Thursday, 28 October 2010
Annoyingly, given the events that were to follow, Degò took quite a bit of finding. Although the address was given as 4 Great Portland Street on the website and on Google, it was only after systematically counting all the buildings up from Oxford Circus that we eventually noticed it tucked down a side street on Market Place. From the outside it looked smart enough, busy and with attractive high ceilings, although you'd be doing well to find a wine bar a few steps away from Oxford Circus that wasn't rammed on a Thursday night. Popularity, as anyone who's ever eaten at Aberdeen Angus will tell you, is no reliable sign of quality, and the meal we endured at this restaurant last night is as fine an example of this rule as almost anywhere else in the capital.
The first and only sensible thing we did last night was order a bottle of prosecco. This was all anyone else seemed to be doing, and very happy they all looked as a result, despite the slightly cheap and uncomfortable red and black décor that was probably aiming for L'Atelier de Joel Robuchon but felt rather more like a provincial nightclub. Anyway, our prosecco (a 2006 Franciacorta Brut if anyone cares) was very nice, and although it's a bit naff the geek in me liked the hole in the table they'd hollowed out for an ice bucket. It's just a shame that before too long I was thinking of less sanitary ways of using it.
"Our bread is homemade and baked daily," the waitress announced unprompted as she placed the tray in front of us. If it is, they either have an unearthly attitude to what constitutes a "day", or they consider "baking at some indeterminate point in the past and then reheating" technically the same thing. It was all horribly stale - the buns were chewy and tasteless, the breadsticks as fragile as thousand year old bones, and worst of all was the Foccacia, which was so dry and crumbly it pretty much collapsed into dust in my hands as I tried to pick it up. They were all so bad in fact that, breaking with my usual tradition, at the end of the meal I mentioned it to the same waitress, who while looking genuinely surprised didn't offer much more than a muttered apology in way of compensation.
I'm not sure how "Italian Style" these Tramezzini are, although I should say in fairness that my companion last night, who spent many years in part of the world, tells me that even back in Italy they are generally just straightforward thin-white-slices with ham and mayonnaise inside, and to that end, they were probably not far off. That's not to say I particularly enjoyed them, though. A heavy hand with the mayo meant they all just tasted like something from the shelves at Pret, and bizarrely, every other slice of bread seemed to be stale. Why every other? Had they been made a while ago and stored one side up, uncovered? Perhaps I'd rather not know.
You could have constructed a better cheese course, and for less money, by "sourcing" from ASDA. A blue goats was bitter and unpleasant, something claiming to be Robiola was cold and bland, and a lump of something that I missed the name of tasted like supermarket cheddar. A jam-like substance on a spoon was just formless, sugary gloop, and a separate tray of sliced meats was better but still deeply unadventurous - mortadella, Parma ham, and something more fatty which would have been nicer had they trimmed the inedibly solid skin off it. One of them was also ever so slightly fizzy in the mouth which was a bit worrying - I'm still here this morning though so it was just unpleasant, not actually physically damaging. Phew, right?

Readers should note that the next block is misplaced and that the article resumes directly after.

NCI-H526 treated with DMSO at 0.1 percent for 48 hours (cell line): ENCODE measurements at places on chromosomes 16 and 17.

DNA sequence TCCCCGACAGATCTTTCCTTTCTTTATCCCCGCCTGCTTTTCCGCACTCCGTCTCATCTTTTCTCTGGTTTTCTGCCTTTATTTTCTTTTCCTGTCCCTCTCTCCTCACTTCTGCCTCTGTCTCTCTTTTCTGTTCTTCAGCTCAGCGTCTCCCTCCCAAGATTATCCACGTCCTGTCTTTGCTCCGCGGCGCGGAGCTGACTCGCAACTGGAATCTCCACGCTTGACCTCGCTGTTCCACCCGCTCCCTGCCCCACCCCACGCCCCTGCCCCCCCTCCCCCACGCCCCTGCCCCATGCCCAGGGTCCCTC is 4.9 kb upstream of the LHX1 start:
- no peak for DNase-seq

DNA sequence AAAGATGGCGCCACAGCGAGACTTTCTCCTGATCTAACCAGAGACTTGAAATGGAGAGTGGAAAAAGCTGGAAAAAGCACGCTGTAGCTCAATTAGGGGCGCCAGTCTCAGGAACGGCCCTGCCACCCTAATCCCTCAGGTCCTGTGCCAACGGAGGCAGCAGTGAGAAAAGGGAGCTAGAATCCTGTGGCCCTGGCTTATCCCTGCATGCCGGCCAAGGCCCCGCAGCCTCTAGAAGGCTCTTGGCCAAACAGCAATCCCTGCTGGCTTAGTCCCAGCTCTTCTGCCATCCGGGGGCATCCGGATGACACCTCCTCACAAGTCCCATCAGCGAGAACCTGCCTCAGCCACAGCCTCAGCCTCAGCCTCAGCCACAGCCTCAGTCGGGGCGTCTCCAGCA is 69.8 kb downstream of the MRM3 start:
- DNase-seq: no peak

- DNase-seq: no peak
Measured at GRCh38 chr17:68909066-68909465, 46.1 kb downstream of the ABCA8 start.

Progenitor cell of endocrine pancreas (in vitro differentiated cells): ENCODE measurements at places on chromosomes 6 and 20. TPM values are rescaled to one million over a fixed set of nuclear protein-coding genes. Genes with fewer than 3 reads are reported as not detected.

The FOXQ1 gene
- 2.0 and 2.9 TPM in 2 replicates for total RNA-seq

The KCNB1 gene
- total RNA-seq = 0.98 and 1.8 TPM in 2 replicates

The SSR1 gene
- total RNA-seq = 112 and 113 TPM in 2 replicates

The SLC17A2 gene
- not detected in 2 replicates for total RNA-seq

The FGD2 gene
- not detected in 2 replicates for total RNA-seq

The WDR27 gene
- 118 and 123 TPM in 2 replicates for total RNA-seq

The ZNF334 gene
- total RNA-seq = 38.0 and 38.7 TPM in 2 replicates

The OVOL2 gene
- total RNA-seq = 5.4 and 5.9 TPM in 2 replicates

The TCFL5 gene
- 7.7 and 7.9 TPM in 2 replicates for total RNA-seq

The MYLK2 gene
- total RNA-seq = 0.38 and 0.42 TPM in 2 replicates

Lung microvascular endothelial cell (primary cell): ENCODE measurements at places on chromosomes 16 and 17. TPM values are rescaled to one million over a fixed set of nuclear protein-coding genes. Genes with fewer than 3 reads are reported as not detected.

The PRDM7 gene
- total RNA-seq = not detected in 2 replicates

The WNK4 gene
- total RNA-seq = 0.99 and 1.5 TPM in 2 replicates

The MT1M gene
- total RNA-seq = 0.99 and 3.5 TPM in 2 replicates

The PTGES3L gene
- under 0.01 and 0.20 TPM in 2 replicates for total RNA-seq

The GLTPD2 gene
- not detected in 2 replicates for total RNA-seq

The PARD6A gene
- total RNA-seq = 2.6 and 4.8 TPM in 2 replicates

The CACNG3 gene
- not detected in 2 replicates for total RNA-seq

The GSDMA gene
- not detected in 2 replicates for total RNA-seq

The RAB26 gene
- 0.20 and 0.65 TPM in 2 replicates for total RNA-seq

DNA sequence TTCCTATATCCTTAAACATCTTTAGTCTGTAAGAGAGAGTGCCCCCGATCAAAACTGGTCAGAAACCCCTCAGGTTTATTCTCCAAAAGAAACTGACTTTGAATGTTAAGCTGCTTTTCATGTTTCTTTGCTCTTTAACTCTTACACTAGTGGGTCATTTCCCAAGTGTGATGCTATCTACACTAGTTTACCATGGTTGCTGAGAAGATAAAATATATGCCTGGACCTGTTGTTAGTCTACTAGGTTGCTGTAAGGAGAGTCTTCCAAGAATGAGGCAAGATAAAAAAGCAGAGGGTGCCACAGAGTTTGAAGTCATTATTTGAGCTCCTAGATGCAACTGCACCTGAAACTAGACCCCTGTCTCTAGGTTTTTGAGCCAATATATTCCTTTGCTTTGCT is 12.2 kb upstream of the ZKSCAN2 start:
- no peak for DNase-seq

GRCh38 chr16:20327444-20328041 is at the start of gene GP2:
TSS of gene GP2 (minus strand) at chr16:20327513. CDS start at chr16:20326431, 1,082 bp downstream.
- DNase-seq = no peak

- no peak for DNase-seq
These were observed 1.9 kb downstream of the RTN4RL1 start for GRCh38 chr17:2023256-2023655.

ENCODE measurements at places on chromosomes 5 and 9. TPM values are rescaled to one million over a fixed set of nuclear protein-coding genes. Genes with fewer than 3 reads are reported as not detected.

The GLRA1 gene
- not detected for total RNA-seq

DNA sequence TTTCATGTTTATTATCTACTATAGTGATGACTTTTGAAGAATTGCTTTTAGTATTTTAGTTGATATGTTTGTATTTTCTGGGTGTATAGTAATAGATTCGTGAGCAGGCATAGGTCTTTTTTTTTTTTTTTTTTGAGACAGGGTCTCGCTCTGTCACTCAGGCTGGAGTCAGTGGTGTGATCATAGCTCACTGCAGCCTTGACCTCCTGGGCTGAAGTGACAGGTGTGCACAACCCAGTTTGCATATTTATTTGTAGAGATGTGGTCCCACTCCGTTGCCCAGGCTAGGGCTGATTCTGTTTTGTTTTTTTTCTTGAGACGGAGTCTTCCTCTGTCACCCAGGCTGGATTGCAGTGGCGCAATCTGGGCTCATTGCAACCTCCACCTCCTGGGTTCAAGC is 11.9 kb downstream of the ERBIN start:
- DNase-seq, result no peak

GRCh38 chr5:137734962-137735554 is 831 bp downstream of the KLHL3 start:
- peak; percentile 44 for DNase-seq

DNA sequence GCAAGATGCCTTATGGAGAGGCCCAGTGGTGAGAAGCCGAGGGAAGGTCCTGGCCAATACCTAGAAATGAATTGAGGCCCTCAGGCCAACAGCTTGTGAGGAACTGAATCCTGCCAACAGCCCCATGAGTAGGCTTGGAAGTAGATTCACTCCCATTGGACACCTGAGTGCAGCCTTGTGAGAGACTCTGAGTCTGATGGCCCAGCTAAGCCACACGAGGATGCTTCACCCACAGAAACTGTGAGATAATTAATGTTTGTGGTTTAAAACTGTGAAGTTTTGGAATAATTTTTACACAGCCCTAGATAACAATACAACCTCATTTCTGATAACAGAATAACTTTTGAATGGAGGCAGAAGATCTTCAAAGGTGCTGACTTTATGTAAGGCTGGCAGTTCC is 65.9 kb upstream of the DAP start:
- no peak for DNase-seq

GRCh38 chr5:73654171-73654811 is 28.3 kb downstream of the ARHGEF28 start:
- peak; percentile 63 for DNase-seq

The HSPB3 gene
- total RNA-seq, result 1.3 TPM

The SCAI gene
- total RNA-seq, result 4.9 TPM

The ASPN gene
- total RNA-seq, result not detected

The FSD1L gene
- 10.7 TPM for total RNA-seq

If all that wasn't bad enough, two items from the restaurant menu downstairs appeared that, earlier in the meal, we had ordered with the kind of mindless optimism only possessed of those who have not yet eaten at Dego. The first called itself a burrata, but this was as far from the heavenly, creamy version at Polpetto as you could possibly imagine. A rubbery prophylactic of cheap mozzarella contained semi-skimmed ejaculate which squirted out belligerently as I prodded it with my fork. It sat on a bed of tasteless chunks of tomato and was garnished with some soggy, fatty deep-fried vegetables of unknown origin and some ludicrously elephantine ears of stale crispbread. And yet, unbelievably, worse was yet to come.
It's difficult to describe just how rancid this dish of braised octopus smelled, but try and imagine a tin of tuna in brine, opened, left for a week, then eaten and expelled by a cat with Crohn's disease. It was revolting, and I was convinced it was off, but startlingly my companion claimed it was "fine" and to stop being such a pansy. I couldn't help noticing, though, that while I refused to touch it at all, she barely took more than a couple of mouthfuls before queasily declaring herself "full". Talking of pansies, you will have noticed the restaurant's entry to next year's Chelsea Flower Show in the picture above. I don't mind the odd teeny edible flower but I draw the line at being asked to eat a herbaceous border.
So not a great success, then. I should have known, when in that busy room on a Thursday night I noticed that we were the only people ordering food, that perhaps Degò's strengths lay in a different field, but quite how low the standards dropped was a constant source of morbid fascination throughout the evening. By the time I held aloft that sad, grey sack of mozzarella on the end of my fork and watched it drip thin fluid into the bowl, I was merely nauseous. After the arrival of the Fishy Pansy, I was hysterical. "At least," I remember thinking, as our pleasant waitress took back the barely-touched food, "the service has been nice", but Degò couldn't even leave me that scrap of comfort. The bill arrived, £80 for two bad enough, but with 12.5% service added and a space to add an extra tip. And with that left any last scrap of goodwill I ever had towards the place.
2/10 (for the Prosecco)